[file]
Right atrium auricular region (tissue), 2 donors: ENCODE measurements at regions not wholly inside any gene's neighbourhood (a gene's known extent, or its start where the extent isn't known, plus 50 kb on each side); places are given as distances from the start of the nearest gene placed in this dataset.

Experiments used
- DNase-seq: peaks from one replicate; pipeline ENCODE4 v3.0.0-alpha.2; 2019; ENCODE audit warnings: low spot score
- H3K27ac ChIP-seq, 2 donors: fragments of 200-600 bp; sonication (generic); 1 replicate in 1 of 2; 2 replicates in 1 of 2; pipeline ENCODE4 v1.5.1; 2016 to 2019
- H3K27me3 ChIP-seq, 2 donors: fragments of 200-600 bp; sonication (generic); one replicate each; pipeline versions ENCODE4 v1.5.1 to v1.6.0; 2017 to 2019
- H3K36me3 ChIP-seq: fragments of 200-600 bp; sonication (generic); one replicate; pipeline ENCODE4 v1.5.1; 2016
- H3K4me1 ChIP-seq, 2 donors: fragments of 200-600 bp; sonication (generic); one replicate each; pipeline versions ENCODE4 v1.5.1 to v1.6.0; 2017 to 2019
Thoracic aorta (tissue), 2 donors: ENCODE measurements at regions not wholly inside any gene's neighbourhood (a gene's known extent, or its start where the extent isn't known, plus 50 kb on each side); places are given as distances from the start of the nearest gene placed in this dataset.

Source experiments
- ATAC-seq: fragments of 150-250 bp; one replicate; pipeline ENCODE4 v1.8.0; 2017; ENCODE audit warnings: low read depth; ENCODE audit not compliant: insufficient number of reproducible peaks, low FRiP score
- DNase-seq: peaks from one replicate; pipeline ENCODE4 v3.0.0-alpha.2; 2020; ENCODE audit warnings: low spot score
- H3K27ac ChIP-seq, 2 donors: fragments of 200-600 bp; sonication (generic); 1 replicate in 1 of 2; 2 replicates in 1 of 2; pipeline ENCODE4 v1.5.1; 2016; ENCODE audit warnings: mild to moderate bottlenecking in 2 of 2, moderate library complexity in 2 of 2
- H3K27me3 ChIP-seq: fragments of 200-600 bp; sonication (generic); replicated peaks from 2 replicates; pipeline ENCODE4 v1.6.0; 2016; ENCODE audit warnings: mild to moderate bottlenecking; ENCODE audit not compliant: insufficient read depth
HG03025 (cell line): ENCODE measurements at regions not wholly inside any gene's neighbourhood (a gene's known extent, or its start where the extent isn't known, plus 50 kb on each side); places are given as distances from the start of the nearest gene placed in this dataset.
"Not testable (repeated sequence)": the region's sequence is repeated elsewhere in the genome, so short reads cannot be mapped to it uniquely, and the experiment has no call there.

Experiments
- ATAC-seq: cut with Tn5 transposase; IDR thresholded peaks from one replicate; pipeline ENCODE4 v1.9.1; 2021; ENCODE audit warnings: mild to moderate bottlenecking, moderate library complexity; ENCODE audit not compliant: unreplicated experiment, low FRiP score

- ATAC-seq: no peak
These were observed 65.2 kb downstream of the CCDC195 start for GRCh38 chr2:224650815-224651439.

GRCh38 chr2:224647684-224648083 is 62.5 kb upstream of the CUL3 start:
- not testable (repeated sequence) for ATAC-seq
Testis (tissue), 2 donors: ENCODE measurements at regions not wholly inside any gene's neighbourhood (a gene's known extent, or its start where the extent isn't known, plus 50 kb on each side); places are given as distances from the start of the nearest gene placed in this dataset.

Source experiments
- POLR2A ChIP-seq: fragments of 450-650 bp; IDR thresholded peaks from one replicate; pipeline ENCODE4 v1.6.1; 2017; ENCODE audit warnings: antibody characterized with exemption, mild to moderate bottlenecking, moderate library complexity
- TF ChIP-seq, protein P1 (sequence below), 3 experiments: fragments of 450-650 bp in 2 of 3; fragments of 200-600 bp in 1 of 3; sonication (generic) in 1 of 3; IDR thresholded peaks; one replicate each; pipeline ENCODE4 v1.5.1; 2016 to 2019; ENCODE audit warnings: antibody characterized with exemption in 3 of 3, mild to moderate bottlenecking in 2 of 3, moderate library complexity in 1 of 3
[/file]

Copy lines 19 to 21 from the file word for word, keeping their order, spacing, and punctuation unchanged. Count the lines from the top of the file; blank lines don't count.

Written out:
These were observed 65.2 kb downstream of the CCDC195 start for GRCh38 chr2:224650815-224651439.

GRCh38 chr2:224647684-224648083 is 62.5 kb upstream of the CUL3 start:
- not testable (repeated sequence) for ATAC-seq